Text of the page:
One measure proposes extending a temporary change to EI introduced in 2018 that increases the number of weeks of coverage available to seasonal workers. The other aims to strengthen prohibitions against employee misclassification for federally regulated gig workers.

The National Council of Unemployed Workers reacted to the budget by calling on the NDP to withdraw its support of the Liberal government through the parties’ supply-and-confidence agreement.

“We are fully disappointed, because the government is betraying its commitment and choosing once again the status quo,” Pierre Céré, a spokesperson for the group, said in a statement.

“In light of this situation, we are asking the NDP to withdraw its confidence in the government and for MPs to put their seats on the line over this issue.”

A member of the Canadian Employment Insurance Commission, which includes both labour and business voices and helps to oversee and review the EI system, added to the criticism.

Pierre Laliberté, its commissioner for workers, said it was “very disappointing” to see EI reform left out of the budget.

At the very minimum, the federal government could have included interim measures to address major gaps and expand access, he said. “It really is absolutely bizarre that the government would not have seen fit to at least … plug some holes here and there.”

During the pandemic, the government had expanded access to the EI system via temporary measures. Those expired in September, despite staunch opposition from labour groups and the NDP.

Under the temporary measures, workers qualified for EI based on a national requirement of having worked 420 insurable employment hours, whereas workers would normally need between 420 and 700 hours depending on the regional unemployment rate. And monies paid upon a worker’s separation from a job, such as severance, were not deducted from the benefits.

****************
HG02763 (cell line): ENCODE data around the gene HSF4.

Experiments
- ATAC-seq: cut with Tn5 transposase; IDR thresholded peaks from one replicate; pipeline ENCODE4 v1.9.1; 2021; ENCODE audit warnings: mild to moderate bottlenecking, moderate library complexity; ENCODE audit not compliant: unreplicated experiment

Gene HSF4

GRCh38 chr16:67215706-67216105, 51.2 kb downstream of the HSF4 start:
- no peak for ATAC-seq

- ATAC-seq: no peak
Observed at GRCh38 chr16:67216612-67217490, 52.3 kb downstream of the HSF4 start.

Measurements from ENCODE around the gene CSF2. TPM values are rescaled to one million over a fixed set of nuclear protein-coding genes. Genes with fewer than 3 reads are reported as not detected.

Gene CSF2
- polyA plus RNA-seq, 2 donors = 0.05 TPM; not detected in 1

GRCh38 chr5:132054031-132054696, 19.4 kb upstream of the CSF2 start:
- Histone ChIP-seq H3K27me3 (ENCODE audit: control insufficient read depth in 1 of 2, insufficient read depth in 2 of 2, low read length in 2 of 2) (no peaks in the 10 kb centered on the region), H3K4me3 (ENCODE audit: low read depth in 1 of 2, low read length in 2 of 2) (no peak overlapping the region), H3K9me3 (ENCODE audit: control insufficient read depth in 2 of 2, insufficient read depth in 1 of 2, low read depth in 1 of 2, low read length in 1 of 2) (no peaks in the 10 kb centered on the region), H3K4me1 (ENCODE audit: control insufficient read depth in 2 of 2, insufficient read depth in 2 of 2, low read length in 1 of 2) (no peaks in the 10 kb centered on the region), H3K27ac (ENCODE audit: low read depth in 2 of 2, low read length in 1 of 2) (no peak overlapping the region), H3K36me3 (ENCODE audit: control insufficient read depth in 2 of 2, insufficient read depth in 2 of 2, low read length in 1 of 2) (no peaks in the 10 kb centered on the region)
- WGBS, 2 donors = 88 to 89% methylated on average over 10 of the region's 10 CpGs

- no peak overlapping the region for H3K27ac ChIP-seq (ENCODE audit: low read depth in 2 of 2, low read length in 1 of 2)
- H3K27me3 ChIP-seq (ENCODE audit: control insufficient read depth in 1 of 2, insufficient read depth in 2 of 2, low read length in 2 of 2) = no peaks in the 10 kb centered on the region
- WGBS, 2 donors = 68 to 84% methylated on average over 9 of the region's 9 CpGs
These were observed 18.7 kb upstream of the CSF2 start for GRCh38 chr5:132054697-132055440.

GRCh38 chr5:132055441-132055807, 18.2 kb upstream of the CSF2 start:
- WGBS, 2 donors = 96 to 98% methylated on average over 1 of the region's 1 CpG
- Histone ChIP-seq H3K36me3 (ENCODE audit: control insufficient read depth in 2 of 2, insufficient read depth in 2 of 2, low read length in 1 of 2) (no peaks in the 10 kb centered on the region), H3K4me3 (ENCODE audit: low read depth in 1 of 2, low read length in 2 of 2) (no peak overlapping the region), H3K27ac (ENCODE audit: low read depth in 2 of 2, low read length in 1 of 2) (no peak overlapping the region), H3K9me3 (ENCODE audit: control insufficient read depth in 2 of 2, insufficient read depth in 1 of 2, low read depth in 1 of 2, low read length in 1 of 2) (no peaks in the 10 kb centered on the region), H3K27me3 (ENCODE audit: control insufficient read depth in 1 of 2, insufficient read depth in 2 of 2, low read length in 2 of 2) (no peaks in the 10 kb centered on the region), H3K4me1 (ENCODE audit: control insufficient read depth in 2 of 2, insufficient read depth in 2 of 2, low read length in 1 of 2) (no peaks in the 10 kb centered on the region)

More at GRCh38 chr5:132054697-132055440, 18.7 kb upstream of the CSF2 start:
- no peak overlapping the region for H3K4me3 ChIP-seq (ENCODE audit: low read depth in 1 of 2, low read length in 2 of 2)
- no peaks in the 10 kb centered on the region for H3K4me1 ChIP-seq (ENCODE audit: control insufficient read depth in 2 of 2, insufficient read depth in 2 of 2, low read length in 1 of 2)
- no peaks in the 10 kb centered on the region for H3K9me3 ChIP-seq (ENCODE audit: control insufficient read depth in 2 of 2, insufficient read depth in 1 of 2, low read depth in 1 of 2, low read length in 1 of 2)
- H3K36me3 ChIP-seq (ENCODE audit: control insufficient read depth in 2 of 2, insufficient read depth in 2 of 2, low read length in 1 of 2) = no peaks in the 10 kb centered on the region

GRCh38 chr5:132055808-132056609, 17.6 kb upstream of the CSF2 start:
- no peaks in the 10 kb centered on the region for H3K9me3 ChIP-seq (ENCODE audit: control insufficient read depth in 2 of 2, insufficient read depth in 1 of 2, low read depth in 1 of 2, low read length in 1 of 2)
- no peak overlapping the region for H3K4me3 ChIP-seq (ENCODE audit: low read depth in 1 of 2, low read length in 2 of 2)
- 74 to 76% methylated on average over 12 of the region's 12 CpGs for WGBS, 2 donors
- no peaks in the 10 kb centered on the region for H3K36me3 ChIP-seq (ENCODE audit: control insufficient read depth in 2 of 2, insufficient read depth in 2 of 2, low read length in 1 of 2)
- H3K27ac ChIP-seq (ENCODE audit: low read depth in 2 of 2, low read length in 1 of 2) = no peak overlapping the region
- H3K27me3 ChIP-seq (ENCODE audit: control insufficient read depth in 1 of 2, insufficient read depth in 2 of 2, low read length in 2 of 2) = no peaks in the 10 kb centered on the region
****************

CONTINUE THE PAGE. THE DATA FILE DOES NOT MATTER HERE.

The lack of clarity on the future of EI reform comes as many economists anticipate the Canadian economy will enter a mild recession this year, which is expected to come with some job losses.

Canadian Labour Congress president Bea Bruske said implementing EI reform would help “recession-proof” the economy for workers by ensuring the social safety net can support those who face layoffs.

But Laliberté said EI reform doesn’t appear to be a priority for the Liberals or NDP. Both have been more focused on delivering a federal dental care plan, he said, despite health care being under provincial jurisdiction and the EI program being a federal responsibility.

“It’s not sexy,” Laliberté said of EI reform. “Announcing something new, like dental care — it’s glamorous, right?”

In a statement, NDP deputy finance critic Peter Julian said New Democrats are proud of what they accomplished for Canadians in the budget, but they are “not satisfied.”

“It is shameful that the Liberals failed to include EI reform in the 2023 budget as economists are warning that we’re heading into a recession,” Julian said.

“New Democrats will continue to push the Liberals to reform EI and make sure no worker is left behind.”

Nojoud Al Mallees, The Canadian Press